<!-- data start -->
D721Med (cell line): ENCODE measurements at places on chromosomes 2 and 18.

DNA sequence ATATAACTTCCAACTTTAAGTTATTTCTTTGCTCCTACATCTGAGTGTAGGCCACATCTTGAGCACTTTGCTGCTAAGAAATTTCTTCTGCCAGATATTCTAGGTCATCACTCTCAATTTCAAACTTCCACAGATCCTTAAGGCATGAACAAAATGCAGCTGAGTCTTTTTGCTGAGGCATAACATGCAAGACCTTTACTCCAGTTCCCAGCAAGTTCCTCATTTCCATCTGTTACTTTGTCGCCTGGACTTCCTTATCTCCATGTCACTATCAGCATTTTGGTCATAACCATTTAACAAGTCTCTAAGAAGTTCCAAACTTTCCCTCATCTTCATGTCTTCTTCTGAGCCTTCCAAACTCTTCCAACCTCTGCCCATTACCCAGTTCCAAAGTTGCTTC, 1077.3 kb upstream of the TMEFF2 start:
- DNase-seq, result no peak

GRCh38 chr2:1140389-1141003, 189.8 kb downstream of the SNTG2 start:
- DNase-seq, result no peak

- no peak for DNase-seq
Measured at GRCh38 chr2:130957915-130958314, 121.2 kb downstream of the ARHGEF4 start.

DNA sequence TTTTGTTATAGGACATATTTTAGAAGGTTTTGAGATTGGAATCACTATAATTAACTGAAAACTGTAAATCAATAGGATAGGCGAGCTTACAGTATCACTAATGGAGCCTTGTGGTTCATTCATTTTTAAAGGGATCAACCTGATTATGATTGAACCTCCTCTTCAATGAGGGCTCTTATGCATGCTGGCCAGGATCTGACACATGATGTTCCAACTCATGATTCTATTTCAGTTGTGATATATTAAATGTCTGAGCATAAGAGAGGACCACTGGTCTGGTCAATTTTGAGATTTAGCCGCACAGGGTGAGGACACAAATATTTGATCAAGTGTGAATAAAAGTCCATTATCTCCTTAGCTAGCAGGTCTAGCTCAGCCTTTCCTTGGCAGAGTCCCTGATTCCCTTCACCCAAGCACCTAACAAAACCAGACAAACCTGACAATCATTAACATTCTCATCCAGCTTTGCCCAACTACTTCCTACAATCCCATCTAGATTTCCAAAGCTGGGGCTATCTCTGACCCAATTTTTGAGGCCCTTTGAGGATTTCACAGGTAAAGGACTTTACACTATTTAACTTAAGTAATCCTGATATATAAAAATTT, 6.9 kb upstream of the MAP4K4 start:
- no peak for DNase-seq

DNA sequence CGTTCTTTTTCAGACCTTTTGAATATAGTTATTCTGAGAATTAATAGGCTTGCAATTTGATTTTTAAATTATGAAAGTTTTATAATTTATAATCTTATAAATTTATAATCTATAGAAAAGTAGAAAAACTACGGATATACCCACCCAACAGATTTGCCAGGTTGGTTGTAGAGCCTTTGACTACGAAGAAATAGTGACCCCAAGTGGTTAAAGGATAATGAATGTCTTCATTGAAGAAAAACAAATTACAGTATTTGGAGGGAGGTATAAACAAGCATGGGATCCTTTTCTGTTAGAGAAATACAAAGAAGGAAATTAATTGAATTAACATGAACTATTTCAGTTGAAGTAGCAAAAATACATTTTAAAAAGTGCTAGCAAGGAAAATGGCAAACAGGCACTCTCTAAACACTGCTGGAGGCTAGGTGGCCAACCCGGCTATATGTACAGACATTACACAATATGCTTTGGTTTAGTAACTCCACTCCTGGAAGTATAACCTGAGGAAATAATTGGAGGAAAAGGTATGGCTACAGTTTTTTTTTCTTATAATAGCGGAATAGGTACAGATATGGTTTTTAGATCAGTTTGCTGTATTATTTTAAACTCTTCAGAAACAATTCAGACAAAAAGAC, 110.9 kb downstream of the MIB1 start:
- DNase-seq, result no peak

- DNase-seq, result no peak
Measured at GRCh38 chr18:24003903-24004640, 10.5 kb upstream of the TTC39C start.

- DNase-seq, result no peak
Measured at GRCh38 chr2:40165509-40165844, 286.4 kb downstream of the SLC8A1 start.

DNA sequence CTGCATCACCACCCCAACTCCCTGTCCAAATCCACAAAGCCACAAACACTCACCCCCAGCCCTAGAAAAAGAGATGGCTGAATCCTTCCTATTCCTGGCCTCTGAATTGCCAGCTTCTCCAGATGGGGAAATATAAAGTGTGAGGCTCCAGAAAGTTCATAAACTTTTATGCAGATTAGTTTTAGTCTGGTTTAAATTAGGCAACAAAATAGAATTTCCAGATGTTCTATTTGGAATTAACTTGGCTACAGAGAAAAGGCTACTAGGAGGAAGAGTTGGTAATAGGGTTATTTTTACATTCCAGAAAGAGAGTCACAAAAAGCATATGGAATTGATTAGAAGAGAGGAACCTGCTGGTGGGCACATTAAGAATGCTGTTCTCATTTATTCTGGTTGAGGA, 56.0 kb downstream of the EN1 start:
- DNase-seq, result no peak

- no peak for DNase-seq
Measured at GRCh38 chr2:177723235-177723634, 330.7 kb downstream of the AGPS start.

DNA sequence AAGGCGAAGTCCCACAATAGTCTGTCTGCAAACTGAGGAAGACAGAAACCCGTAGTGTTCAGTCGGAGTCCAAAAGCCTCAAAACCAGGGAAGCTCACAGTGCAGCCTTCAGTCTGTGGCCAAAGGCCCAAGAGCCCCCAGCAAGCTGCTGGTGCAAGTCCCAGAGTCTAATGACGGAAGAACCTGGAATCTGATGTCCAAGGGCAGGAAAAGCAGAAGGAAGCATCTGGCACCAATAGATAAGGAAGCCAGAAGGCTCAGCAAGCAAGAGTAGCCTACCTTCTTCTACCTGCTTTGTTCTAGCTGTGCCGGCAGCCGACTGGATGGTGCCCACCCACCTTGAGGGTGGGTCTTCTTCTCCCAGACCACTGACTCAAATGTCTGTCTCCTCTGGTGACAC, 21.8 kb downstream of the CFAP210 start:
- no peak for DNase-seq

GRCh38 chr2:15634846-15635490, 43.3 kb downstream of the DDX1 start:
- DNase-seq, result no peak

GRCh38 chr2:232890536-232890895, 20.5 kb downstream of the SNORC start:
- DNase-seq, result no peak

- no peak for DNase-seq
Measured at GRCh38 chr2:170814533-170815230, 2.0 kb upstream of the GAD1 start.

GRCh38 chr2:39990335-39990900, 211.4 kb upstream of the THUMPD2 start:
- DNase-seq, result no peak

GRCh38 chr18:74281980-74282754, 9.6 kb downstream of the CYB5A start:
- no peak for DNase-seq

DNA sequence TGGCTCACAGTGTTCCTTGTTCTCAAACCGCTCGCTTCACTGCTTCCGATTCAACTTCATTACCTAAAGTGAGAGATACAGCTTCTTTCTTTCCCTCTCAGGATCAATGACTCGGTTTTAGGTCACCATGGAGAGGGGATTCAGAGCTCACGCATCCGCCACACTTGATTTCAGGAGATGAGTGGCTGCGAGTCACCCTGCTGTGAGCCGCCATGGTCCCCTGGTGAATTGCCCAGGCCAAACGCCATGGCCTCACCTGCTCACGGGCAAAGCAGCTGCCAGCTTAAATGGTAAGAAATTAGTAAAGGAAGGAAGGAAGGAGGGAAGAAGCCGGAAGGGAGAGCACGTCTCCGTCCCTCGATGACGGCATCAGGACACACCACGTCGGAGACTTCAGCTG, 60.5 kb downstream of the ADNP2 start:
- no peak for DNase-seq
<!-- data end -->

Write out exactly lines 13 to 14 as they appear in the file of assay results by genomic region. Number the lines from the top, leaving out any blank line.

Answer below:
Measured at GRCh38 chr18:24003903-24004640, 10.5 kb upstream of the TTC39C start.

- DNase-seq, result no peak